This article originally appeared in Food in Canada and is republished with the permission of the publisher.
Nutmeg, if consumed in large enough quantities, can have powerful psychoactive effects providing a type of intoxication similar to the combination of alcohol and marijuana. Scientific studies show that ginseng is a safe and easy way to boost energy and some varieties such as Korean Red ginseng can so affect the levels of nitric acid in the body that it can increase blood flow including in the vaginal tissues resulting in enhanced sexual pleasure for women. Eating just two pieces of poppy seed cake will produce a positive result in drug tests as morphine will be detected in urine; repeated consumption of poppy seed tea can lead to morphine tolerance, dependence and finally addiction. Consumption of various species of fish can provide powerful hallucinations similar to LSD. While some of the 500 natural chemicals in a single piece of chocolate may have a psychotic effect on humans, the current state of the science is inadequate to support chocolate’s aphrodisiac claims. These are just a small sample of the many interesting insights contained in Professor Massimo Marcone’s latest book, The Psychopharmacology of Legal Psychoactive Foods (Nelson, 2014).
While modifiers of consciousness such as morphine are regulated by governments, society permits its citizens, whether by legislation or default, to use legal psychoactive substances such as caffeine, alcohol and nicotine. As it turns out, many other common and legal foods can also have major psychoactive effects. As in his earlier book, Marcone, a University of Guelph food chemist, explains in layman’s language the science of how so many common foods that contain chemicals that can cross the blood-brain barrier can produce profound effects on our central nervous system.
Marcone tells the story of Vin Mariani, a Bordeaux wine containing both cocaine from coca leaves and caffeine from kola nuts, a beverage that became so popular at the turn of the 20th century that it was strongly endorsed by Pope Leo XIII, Pope Saint Pius X, and U.S. President William McKinley. It was widely used by such notables as Sigmund Freud, Thomas Edison, H.G. Wells, Jules Verne and Queen Victoria. All major opera singers of the time used this “tonic,” as did the kings of Norway and Sweden. Widely recognized as the precursor to John Pemberton’s Coca Cola, millions of bottles of Vin Mariani were sold before the U.S. banned cocaine in 1914.
Marcone devotes a chapter to the fascinating history and chemistry of the once highly popular absinthe, an alcohol distilled from wormwood, green anise and fennel. When consumed in large quantities, absinthe produces profound hallucinogenic effects because it contains the chemical thujone, which is similar to the THC found in cannabis. His chapter on the chemistry of chili peppers, our second most popular spice, reviews their remarkable endorphin-producing capability and concludes that chili peppers have significant medicinal potential.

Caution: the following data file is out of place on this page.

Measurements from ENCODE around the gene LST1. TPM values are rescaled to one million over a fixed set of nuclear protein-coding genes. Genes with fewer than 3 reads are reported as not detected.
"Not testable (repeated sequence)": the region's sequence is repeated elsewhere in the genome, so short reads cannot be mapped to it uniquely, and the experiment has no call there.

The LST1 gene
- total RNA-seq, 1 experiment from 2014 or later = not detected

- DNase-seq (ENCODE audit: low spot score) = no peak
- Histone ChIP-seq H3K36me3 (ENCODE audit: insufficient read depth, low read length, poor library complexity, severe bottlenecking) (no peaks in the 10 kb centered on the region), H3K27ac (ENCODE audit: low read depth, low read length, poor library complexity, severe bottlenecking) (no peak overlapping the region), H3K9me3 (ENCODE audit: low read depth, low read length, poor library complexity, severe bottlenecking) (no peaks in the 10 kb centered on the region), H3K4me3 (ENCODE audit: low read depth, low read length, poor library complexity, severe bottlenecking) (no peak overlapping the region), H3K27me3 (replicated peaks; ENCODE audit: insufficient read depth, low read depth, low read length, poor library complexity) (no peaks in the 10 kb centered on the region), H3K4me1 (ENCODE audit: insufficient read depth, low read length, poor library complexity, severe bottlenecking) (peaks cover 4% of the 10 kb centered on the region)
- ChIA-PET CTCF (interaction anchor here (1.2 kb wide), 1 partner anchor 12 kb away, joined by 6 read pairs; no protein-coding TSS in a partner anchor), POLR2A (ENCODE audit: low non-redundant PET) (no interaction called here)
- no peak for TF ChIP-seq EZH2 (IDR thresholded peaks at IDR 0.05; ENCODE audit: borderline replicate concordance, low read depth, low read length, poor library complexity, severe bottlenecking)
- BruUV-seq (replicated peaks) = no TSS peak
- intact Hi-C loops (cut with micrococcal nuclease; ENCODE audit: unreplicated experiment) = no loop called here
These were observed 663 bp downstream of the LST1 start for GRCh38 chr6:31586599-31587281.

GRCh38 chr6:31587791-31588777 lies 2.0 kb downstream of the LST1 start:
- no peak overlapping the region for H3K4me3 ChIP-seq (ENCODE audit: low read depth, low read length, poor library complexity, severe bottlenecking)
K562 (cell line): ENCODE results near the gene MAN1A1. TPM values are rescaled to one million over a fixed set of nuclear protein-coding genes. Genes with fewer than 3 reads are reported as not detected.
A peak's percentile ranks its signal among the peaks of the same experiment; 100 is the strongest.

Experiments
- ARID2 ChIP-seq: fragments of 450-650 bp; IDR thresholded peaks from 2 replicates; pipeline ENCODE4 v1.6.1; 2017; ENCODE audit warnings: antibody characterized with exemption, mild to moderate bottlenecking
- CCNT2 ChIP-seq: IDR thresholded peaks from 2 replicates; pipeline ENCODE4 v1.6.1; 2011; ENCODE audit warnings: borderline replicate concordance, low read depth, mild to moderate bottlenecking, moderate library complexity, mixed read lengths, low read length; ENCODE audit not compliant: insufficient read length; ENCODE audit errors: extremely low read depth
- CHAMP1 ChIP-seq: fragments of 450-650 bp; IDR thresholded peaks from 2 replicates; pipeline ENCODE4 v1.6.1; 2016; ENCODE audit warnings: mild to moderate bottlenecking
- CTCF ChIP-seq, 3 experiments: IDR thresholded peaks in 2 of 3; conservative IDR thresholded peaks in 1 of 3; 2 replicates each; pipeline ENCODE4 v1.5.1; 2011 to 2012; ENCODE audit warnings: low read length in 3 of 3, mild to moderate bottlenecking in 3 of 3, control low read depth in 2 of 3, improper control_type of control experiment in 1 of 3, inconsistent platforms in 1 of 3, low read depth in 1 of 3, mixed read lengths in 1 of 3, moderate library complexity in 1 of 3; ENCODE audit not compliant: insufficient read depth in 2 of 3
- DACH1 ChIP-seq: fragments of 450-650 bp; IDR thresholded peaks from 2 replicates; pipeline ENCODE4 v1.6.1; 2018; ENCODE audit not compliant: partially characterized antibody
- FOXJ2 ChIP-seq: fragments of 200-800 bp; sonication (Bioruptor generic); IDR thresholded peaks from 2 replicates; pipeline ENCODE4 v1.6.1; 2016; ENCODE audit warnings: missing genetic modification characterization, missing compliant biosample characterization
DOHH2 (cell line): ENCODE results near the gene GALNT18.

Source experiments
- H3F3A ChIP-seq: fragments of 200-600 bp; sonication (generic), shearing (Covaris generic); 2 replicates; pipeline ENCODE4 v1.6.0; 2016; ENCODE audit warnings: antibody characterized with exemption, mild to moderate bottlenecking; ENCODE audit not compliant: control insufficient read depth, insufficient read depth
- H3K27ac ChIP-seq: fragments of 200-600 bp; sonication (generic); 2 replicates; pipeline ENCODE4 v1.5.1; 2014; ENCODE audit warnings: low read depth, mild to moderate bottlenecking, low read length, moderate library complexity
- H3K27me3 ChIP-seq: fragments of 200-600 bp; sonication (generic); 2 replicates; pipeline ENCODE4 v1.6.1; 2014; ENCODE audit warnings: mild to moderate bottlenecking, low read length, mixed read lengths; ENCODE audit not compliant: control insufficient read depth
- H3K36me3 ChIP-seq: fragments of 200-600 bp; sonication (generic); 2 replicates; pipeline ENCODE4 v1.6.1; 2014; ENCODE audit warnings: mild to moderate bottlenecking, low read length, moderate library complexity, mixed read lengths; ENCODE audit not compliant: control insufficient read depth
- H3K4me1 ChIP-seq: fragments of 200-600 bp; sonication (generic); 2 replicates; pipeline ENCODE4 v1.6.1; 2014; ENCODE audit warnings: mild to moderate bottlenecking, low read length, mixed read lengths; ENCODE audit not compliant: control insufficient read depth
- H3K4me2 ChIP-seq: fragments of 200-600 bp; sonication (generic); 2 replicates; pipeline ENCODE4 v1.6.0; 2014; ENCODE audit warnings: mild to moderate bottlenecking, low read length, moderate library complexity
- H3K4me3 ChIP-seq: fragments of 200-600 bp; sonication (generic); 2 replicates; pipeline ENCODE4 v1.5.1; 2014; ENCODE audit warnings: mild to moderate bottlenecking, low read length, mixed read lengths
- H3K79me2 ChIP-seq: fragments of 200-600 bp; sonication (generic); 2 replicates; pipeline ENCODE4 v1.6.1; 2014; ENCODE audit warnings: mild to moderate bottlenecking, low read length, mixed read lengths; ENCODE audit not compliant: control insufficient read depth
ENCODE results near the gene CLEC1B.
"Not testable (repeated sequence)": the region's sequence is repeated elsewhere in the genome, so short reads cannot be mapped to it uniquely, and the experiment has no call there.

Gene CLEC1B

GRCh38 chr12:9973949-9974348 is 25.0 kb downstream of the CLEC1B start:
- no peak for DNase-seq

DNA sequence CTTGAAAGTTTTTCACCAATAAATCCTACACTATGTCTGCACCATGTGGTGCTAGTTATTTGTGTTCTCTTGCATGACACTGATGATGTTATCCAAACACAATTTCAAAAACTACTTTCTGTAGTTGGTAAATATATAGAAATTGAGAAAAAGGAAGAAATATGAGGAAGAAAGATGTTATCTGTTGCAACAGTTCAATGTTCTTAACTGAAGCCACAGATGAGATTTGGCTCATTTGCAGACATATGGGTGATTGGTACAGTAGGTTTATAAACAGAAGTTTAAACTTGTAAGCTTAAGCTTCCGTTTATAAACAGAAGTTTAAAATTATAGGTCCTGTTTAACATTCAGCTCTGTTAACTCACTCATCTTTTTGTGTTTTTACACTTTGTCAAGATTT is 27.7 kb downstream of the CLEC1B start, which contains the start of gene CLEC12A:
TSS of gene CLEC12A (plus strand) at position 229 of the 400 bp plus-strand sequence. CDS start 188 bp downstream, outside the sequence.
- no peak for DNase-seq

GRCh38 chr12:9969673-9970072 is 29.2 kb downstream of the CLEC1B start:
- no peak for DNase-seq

Apologies to the Eurythmics aside, what’s this about sweet dreams and cheese? Most varieties of cheese, including Stilton, Danish Blue, and aged Cheddar, contain a chemical called tyramine which acts as a dopamine. This causes the release of another chemical (norepinephrine) that increases the amount of time that is spent in deep sleep. Cheese also contains high levels of the relaxant tryptophan, which contributes to a natural high. Moreover, the bacterial and fungal cultures in ripe cheeses produce large amounts of biogenic amines with high psychoactive properties. According to the science summarized by Marcone, really vivid dreams can be induced by consuming a mere 20g just before bedtime. A 2005 study commissioned by the British Cheese Board revealed that blue veined cheeses such as Stilton can produce particularly powerful and bizarre dreams. My own study conducted with a group of friends provides rich anecdotal data for the effect of Stilton cheese on sleep.
Most food chemistry articles are either turgid academic papers inaccessible to lay readers or the superficial pap that passes as “scientific” writing in the popular press. Again, my friend Massimo has found a way to make food chemistry interesting without compromising good science. We need more of this.
Ronald L. Doering, BA, LL.B., MA, LL.D., is a past president of the Canadian Food Inspection Agency.